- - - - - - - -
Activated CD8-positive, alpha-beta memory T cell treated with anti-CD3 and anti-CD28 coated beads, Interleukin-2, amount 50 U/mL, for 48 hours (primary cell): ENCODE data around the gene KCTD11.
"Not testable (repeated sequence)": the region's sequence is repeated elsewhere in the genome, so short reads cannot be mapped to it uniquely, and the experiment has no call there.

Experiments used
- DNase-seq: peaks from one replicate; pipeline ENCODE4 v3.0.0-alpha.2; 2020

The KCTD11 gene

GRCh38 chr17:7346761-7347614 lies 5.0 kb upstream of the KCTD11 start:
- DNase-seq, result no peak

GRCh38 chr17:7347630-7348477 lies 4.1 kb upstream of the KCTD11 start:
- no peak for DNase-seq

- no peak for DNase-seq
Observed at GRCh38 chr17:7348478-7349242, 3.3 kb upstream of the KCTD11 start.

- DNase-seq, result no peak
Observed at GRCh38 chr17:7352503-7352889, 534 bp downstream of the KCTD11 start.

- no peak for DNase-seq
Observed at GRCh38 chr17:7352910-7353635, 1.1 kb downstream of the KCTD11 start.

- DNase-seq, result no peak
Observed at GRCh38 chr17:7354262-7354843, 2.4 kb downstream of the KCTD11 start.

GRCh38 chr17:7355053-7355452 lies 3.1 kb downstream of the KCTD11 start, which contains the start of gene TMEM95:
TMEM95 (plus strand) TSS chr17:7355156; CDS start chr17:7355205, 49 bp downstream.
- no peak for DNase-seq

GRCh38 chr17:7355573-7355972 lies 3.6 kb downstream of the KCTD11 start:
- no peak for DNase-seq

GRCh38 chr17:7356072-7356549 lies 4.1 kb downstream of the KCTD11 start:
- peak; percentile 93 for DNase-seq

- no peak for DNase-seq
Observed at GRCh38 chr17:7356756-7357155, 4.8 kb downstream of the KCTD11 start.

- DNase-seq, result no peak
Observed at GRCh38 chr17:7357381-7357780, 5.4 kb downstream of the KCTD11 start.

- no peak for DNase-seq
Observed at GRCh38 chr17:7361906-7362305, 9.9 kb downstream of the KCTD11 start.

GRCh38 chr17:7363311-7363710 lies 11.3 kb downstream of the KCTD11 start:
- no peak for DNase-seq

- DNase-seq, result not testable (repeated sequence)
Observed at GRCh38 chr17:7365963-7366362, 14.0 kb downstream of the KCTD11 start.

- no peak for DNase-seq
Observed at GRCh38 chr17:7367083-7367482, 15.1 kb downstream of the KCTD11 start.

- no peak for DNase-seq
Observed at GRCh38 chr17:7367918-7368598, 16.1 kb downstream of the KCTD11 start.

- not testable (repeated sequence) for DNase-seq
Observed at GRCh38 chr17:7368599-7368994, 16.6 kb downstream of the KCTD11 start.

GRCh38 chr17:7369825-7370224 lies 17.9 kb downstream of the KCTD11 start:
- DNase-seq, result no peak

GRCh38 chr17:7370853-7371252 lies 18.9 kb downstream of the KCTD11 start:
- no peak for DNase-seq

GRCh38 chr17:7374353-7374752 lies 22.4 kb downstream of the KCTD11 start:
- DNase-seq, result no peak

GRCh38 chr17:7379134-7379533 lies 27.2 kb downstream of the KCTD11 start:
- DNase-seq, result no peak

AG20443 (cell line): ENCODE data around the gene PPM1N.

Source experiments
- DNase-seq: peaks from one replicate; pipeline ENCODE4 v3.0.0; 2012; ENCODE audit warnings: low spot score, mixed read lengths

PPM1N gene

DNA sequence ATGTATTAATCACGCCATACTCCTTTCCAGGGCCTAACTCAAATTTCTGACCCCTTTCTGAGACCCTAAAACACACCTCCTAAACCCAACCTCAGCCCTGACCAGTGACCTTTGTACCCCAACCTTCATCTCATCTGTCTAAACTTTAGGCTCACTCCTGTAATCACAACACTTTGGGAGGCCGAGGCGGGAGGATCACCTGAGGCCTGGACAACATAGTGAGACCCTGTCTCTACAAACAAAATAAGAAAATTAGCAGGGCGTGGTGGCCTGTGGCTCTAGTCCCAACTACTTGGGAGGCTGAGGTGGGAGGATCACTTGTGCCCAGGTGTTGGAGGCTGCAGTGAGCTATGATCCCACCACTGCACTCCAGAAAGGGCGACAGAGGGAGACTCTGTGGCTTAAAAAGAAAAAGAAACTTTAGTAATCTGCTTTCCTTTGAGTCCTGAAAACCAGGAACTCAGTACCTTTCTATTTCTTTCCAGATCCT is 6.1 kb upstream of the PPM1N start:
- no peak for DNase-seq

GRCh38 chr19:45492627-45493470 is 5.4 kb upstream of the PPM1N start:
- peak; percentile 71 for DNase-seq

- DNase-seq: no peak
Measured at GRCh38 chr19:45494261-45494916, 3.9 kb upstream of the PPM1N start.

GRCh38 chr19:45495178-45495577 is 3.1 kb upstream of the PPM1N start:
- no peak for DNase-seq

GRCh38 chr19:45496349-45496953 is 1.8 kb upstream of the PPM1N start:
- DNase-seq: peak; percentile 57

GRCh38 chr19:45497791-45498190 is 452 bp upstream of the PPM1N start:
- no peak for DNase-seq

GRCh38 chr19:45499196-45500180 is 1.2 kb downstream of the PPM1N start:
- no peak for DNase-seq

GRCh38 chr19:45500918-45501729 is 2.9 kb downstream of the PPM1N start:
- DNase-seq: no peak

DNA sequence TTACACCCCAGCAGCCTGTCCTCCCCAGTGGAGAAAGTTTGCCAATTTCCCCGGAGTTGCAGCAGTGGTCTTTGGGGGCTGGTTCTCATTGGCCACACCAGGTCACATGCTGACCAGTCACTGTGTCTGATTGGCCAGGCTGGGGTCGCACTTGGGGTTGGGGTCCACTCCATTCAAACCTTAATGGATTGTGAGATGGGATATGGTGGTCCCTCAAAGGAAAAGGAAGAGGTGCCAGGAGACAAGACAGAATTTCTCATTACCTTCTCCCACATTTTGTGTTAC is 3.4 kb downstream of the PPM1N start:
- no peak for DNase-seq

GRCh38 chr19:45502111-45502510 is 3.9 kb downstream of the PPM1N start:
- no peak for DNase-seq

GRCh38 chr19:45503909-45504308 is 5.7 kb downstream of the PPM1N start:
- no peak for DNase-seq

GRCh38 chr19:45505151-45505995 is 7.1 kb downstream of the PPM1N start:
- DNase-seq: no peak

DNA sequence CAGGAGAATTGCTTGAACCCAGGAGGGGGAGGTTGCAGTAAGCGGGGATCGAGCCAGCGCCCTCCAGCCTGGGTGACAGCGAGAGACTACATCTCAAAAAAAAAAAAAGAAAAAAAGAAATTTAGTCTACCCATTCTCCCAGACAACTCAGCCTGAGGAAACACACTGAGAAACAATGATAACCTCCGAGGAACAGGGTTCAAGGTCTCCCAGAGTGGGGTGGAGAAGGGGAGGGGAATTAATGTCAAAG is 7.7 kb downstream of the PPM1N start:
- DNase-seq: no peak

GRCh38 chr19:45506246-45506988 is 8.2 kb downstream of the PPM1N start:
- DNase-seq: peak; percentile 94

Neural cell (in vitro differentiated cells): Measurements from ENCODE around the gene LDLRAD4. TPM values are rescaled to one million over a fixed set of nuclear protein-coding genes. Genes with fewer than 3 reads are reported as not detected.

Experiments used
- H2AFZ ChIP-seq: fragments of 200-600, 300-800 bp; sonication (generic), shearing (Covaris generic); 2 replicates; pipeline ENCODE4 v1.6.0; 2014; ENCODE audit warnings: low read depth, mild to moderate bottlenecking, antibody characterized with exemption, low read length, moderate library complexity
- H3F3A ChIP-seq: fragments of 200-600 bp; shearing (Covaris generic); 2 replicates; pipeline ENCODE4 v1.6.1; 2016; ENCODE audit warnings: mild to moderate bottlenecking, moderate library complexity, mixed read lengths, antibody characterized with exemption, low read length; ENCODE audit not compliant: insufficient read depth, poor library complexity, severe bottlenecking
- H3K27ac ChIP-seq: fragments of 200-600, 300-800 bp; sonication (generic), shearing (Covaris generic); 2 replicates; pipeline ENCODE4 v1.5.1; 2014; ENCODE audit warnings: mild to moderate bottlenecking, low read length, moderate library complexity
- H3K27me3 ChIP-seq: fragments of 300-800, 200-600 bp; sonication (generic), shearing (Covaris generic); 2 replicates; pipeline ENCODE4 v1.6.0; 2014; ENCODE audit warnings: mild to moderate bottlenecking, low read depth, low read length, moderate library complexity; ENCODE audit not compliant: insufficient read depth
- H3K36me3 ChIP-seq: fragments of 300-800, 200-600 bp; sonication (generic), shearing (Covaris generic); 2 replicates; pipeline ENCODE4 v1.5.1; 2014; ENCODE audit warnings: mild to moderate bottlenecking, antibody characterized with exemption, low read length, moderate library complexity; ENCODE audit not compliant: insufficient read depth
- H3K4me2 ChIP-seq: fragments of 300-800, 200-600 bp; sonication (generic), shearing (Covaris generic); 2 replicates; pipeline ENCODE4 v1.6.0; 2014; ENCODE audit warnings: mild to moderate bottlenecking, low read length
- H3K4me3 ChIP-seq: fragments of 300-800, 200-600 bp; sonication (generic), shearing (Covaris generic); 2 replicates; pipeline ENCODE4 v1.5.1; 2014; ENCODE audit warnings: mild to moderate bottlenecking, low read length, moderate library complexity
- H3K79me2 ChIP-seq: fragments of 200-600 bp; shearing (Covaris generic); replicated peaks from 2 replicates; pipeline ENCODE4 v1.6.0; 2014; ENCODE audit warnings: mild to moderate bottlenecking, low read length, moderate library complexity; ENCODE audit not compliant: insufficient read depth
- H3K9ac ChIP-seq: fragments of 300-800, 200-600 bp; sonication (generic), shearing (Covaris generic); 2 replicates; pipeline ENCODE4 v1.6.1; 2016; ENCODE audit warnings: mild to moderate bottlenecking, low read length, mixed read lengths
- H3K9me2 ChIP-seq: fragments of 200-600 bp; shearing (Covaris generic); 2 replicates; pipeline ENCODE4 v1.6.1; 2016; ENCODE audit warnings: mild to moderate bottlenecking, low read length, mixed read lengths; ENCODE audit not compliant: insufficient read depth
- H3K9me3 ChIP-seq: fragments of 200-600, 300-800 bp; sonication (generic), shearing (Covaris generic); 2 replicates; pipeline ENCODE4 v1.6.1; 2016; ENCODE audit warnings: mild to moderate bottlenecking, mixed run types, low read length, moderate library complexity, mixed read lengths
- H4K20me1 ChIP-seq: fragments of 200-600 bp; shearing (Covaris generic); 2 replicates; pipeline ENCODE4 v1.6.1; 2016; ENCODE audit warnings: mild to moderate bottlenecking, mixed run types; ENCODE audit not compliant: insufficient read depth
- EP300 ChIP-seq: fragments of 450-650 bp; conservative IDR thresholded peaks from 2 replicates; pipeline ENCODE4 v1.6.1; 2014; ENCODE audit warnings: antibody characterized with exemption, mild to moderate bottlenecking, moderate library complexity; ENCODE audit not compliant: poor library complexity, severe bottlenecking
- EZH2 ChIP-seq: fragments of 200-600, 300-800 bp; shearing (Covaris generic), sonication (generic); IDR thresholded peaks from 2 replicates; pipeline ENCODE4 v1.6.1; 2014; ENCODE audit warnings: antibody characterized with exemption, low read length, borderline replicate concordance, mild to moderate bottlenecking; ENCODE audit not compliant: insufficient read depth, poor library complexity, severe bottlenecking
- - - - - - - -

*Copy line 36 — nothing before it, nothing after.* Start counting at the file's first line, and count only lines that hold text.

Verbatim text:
Observed at GRCh38 chr17:7367083-7367482, 15.1 kb downstream of the KCTD11 start.